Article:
1. Imagine the ideal outfits you would want to wear your ankle boots with. Picture accessories, hairstyles, and general attitude as well. What kind of vibe or silhouette are you aiming to create?

2. Black, brown, greyish green, burgundy. What’s your flavour? (I personally chose black because I figured it would go with most of my eclectic choices, and I believe that black shoes always make my legs look longer when paired with tights and mini skirts.)

3. Lace up or side zipper?

4. Texture is very important! Not only because we live in a city with harsh climate, but because you’re going to be stuck with these shoes. Due to the economic crisis (again.) we should all consider a level of frugality when adding a new trend to our wardrobes. Can you make peace with the fact that studs and spikes may be tacky by next fall and you won’t ever want to see them again? In my opinion, go for something classic and timeless, like leather or suede.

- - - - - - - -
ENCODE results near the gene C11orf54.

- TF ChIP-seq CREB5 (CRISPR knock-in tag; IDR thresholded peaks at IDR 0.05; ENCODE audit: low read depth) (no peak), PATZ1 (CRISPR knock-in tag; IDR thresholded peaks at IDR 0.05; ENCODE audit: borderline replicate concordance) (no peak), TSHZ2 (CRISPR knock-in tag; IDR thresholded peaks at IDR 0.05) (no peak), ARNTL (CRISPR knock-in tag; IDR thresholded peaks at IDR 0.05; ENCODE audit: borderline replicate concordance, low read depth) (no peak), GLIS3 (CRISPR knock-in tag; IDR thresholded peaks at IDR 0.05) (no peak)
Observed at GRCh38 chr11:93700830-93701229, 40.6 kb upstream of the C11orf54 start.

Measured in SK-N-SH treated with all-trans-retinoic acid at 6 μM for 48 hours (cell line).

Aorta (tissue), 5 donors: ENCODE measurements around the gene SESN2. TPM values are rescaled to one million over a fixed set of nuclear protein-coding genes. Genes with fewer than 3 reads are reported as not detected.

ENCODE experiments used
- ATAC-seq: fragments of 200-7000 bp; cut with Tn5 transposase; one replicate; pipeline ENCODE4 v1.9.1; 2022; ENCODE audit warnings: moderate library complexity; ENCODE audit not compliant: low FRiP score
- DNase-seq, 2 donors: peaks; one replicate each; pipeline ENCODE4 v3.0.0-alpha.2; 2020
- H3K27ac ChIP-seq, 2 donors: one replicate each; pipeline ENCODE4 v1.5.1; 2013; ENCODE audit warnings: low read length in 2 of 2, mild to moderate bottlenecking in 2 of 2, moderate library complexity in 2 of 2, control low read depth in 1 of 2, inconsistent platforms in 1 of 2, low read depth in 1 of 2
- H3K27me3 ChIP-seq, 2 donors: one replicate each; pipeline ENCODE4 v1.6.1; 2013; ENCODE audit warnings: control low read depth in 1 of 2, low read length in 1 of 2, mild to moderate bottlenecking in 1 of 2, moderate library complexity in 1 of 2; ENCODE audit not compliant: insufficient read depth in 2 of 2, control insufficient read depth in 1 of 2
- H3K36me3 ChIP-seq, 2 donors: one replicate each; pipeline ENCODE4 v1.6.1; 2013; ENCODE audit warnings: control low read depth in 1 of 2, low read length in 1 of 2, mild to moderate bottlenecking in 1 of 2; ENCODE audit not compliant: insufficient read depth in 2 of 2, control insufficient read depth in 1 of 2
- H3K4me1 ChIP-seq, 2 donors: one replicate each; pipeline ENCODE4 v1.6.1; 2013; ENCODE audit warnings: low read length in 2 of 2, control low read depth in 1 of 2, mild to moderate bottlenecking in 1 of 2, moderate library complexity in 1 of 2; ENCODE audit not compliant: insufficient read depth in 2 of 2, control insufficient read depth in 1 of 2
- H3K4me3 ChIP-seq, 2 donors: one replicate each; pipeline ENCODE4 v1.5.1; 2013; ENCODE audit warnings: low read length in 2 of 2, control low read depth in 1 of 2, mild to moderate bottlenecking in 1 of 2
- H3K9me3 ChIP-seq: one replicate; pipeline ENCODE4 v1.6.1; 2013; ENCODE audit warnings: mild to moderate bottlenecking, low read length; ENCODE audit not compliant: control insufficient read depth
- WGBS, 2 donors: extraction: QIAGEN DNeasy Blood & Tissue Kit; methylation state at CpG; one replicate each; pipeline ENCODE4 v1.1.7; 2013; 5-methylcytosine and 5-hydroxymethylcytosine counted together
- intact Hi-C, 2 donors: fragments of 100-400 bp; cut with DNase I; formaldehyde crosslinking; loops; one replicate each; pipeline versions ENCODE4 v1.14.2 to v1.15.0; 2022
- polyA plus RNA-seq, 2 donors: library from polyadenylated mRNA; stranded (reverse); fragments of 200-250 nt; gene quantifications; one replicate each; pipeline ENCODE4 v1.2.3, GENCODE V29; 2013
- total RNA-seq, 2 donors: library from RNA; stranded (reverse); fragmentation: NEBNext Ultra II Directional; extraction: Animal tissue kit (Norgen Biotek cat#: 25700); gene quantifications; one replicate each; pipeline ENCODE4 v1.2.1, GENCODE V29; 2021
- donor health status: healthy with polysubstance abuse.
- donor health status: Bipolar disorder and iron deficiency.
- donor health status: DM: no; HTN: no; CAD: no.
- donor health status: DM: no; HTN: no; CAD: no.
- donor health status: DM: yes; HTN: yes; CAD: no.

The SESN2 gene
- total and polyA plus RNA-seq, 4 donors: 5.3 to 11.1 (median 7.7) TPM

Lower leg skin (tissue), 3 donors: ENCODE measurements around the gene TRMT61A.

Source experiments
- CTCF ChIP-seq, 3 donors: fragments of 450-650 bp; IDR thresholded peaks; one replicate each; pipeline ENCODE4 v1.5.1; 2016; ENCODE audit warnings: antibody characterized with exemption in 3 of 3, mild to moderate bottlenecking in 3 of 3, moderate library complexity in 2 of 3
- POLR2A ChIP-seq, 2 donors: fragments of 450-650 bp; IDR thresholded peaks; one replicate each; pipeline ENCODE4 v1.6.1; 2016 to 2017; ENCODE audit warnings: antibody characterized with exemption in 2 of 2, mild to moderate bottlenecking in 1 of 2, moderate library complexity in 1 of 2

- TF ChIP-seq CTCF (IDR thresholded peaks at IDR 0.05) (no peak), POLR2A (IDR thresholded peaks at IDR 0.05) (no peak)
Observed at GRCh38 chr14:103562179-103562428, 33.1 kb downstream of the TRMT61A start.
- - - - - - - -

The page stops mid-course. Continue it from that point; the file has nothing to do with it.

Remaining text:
2013-10-06_14-22-22-15. Watch out for that thick, elastic-looking material. It makes your shoes look cheap.

6. Make sure they’re comfortable! If they ain’t comfy, they ain’t worth it – but remember, they will break in beautifully after a week of wearing them. New boots tend to pinch!

That being said, I love my new ankle boots. After giving the trend the real college try, I’ve come to accept the mom look that goes along with it. It just… works. It’s also really comfy, low maintenance, modest, and conceals those extra added pounds that don’t want to be advertised. Perfect for the upcoming holidays!! 
Happy shopping!